Blue-gray Gnatcatcher (Polioptila caerulea)
Description: ADULT MALE BREEDING Has blue-gray upperparts, except for the blackish wings that have contrasting white tertial edges. Tail, from above, is mainly black, but with contrasting and striking white outer feathers; from below, tail is mostly white. Note the white eyering and black on forehead extending to above eye. Underparts are pale gray. ADULT MALE NONBREEDING Similar, but it has a gray, not black, forehead. ADULT FEMALE Similar to nonbreeding male. JUVENILE Similar to adult female, but sometimes has a subtle brownish wash on back.
Voice: Song soft, warbling, complex series of rambling jumbles. Call a thin, nasal “spee.”
Habitat: Widespread and common summer visitor (present mainly Apr-Aug) to deciduous wooded habitats. Present year-round in southeastern U.S. and winters from there to Central America.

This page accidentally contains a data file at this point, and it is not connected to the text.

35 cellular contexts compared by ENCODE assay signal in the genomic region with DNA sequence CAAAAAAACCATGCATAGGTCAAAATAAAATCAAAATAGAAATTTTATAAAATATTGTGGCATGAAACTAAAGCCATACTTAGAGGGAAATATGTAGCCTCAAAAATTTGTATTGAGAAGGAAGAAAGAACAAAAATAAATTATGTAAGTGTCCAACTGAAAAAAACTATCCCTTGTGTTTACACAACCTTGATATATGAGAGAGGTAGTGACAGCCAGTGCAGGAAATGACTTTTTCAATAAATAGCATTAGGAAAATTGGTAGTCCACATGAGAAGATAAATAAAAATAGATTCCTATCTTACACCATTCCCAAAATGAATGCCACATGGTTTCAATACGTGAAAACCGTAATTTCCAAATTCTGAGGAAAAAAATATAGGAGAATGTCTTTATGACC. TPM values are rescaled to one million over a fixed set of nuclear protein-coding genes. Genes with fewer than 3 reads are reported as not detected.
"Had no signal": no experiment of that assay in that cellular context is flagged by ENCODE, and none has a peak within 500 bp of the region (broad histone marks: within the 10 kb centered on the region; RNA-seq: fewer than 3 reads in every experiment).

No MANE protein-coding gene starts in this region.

Nesting: 3-6 pale blue eggs with small dark spots. Nest is an open cup with high walls, made of spider webbing or caterpillar silk, covered with lichens or bark flakes. Lined with grass stems, bark strips, plant down, hair, feathers, or other fine fibers. Placed far out from trunk on tree limbs.
- The Blue-gray Gnatcatcher is the northernmost-occurring species of gnatcatcher, and the only truly migratory one. Most members of its genus are resident in the Neotropics.
- The soft, rambling song of the Blue-gray Gnatcatcher usually contains some mimicked songs of other bird species.
I like these birds- I’ve always called them ‘complainer birds’ due to their calls being rather insistent and peevish-sounding.